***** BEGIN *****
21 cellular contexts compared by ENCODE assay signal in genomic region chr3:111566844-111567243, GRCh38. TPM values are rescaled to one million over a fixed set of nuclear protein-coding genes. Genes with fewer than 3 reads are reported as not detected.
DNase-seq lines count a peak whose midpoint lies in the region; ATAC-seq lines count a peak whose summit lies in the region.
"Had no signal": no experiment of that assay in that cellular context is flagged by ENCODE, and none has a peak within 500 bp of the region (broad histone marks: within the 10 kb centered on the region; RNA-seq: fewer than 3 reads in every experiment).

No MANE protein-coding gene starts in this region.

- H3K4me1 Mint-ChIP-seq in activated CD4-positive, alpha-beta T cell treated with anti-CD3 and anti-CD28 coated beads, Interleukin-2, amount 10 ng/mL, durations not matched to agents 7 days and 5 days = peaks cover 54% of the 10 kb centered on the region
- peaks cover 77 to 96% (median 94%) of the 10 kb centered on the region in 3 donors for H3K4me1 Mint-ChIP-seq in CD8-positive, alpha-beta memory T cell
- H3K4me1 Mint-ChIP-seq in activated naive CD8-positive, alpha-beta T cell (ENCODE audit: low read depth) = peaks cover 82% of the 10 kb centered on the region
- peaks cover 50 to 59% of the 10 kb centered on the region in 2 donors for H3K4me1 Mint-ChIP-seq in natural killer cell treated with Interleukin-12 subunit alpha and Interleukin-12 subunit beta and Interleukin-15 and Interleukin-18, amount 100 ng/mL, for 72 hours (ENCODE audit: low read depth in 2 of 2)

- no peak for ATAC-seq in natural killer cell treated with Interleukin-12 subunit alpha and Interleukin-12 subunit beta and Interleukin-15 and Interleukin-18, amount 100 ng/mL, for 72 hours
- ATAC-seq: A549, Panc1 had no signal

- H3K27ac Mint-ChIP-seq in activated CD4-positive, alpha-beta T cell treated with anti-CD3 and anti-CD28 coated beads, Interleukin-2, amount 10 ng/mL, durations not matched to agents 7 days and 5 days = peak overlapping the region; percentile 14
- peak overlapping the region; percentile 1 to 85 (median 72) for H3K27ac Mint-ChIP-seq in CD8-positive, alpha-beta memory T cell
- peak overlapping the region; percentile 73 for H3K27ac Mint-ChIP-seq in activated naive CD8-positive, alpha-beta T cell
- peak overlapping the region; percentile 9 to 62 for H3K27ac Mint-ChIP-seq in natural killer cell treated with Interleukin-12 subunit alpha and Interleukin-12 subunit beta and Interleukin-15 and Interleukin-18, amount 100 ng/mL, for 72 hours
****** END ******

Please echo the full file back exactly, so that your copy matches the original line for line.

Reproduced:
21 cellular contexts compared by ENCODE assay signal in genomic region chr3:111566844-111567243, GRCh38. TPM values are rescaled to one million over a fixed set of nuclear protein-coding genes. Genes with fewer than 3 reads are reported as not detected.
DNase-seq lines count a peak whose midpoint lies in the region; ATAC-seq lines count a peak whose summit lies in the region.
"Had no signal": no experiment of that assay in that cellular context is flagged by ENCODE, and none has a peak within 500 bp of the region (broad histone marks: within the 10 kb centered on the region; RNA-seq: fewer than 3 reads in every experiment).

No MANE protein-coding gene starts in this region.

- H3K4me1 Mint-ChIP-seq in activated CD4-positive, alpha-beta T cell treated with anti-CD3 and anti-CD28 coated beads, Interleukin-2, amount 10 ng/mL, durations not matched to agents 7 days and 5 days = peaks cover 54% of the 10 kb centered on the region
- peaks cover 77 to 96% (median 94%) of the 10 kb centered on the region in 3 donors for H3K4me1 Mint-ChIP-seq in CD8-positive, alpha-beta memory T cell
- H3K4me1 Mint-ChIP-seq in activated naive CD8-positive, alpha-beta T cell (ENCODE audit: low read depth) = peaks cover 82% of the 10 kb centered on the region
- peaks cover 50 to 59% of the 10 kb centered on the region in 2 donors for H3K4me1 Mint-ChIP-seq in natural killer cell treated with Interleukin-12 subunit alpha and Interleukin-12 subunit beta and Interleukin-15 and Interleukin-18, amount 100 ng/mL, for 72 hours (ENCODE audit: low read depth in 2 of 2)

- no peak for ATAC-seq in natural killer cell treated with Interleukin-12 subunit alpha and Interleukin-12 subunit beta and Interleukin-15 and Interleukin-18, amount 100 ng/mL, for 72 hours
- ATAC-seq: A549, Panc1 had no signal

- H3K27ac Mint-ChIP-seq in activated CD4-positive, alpha-beta T cell treated with anti-CD3 and anti-CD28 coated beads, Interleukin-2, amount 10 ng/mL, durations not matched to agents 7 days and 5 days = peak overlapping the region; percentile 14
- peak overlapping the region; percentile 1 to 85 (median 72) for H3K27ac Mint-ChIP-seq in CD8-positive, alpha-beta memory T cell
- peak overlapping the region; percentile 73 for H3K27ac Mint-ChIP-seq in activated naive CD8-positive, alpha-beta T cell
- peak overlapping the region; percentile 9 to 62 for H3K27ac Mint-ChIP-seq in natural killer cell treated with Interleukin-12 subunit alpha and Interleukin-12 subunit beta and Interleukin-15 and Interleukin-18, amount 100 ng/mL, for 72 hours